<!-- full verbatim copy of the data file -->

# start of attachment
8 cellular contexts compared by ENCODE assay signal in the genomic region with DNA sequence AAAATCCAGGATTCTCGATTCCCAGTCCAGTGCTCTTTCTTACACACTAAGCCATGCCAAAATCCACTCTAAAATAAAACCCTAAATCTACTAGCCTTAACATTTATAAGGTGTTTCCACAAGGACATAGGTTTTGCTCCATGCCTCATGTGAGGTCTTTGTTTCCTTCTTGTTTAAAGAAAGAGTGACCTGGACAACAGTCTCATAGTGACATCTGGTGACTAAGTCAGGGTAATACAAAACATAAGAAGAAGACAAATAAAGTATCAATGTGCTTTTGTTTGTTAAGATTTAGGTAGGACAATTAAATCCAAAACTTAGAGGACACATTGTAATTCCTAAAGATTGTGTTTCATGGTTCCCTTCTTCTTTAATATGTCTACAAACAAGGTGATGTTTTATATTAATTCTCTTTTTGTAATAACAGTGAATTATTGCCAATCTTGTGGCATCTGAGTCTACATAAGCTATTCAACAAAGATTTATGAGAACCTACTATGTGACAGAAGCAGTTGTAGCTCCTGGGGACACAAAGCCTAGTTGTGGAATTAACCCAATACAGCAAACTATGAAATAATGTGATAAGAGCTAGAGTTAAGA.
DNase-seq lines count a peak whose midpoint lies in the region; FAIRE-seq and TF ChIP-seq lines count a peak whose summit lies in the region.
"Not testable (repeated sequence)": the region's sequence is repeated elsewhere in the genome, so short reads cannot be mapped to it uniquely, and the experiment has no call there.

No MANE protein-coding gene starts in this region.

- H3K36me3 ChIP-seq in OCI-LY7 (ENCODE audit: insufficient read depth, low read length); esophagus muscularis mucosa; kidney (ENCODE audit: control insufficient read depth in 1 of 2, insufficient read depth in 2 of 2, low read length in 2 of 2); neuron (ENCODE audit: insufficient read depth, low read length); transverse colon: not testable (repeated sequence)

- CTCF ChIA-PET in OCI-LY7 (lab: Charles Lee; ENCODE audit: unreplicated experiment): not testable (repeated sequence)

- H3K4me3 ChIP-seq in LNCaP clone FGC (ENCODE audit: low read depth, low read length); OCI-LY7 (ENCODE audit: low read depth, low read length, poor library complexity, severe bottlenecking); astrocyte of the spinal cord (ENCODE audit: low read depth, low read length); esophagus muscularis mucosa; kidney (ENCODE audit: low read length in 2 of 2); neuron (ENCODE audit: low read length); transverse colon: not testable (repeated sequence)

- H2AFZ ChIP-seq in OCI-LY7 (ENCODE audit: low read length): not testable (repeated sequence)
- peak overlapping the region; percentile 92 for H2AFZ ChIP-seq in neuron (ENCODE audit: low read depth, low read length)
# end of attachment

8 cellular contexts compared by ENCODE assay signal in the genomic region with DNA sequence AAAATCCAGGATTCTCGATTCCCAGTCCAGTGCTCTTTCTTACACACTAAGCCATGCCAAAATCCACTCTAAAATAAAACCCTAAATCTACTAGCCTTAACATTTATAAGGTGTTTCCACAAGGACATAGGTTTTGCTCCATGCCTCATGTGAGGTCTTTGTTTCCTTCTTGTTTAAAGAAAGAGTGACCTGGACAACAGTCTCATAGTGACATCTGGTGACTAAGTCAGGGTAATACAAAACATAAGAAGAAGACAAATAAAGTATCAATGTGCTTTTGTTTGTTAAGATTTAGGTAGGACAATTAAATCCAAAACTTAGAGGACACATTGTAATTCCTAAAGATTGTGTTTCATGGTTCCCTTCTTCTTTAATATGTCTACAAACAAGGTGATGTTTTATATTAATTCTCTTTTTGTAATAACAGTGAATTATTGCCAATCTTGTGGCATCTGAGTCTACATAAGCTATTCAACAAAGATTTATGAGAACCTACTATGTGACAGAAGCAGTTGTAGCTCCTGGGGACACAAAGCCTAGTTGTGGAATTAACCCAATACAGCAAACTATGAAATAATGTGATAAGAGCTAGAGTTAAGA.
DNase-seq lines count a peak whose midpoint lies in the region; FAIRE-seq and TF ChIP-seq lines count a peak whose summit lies in the region.
"Not testable (repeated sequence)": the region's sequence is repeated elsewhere in the genome, so short reads cannot be mapped to it uniquely, and the experiment has no call there.

No MANE protein-coding gene starts in this region.

- H3K36me3 ChIP-seq in OCI-LY7 (ENCODE audit: insufficient read depth, low read length); esophagus muscularis mucosa; kidney (ENCODE audit: control insufficient read depth in 1 of 2, insufficient read depth in 2 of 2, low read length in 2 of 2); neuron (ENCODE audit: insufficient read depth, low read length); transverse colon: not testable (repeated sequence)

- CTCF ChIA-PET in OCI-LY7 (lab: Charles Lee; ENCODE audit: unreplicated experiment): not testable (repeated sequence)

- H3K4me3 ChIP-seq in LNCaP clone FGC (ENCODE audit: low read depth, low read length); OCI-LY7 (ENCODE audit: low read depth, low read length, poor library complexity, severe bottlenecking); astrocyte of the spinal cord (ENCODE audit: low read depth, low read length); esophagus muscularis mucosa; kidney (ENCODE audit: low read length in 2 of 2); neuron (ENCODE audit: low read length); transverse colon: not testable (repeated sequence)

- H2AFZ ChIP-seq in OCI-LY7 (ENCODE audit: low read length): not testable (repeated sequence)
- peak overlapping the region; percentile 92 for H2AFZ ChIP-seq in neuron (ENCODE audit: low read depth, low read length)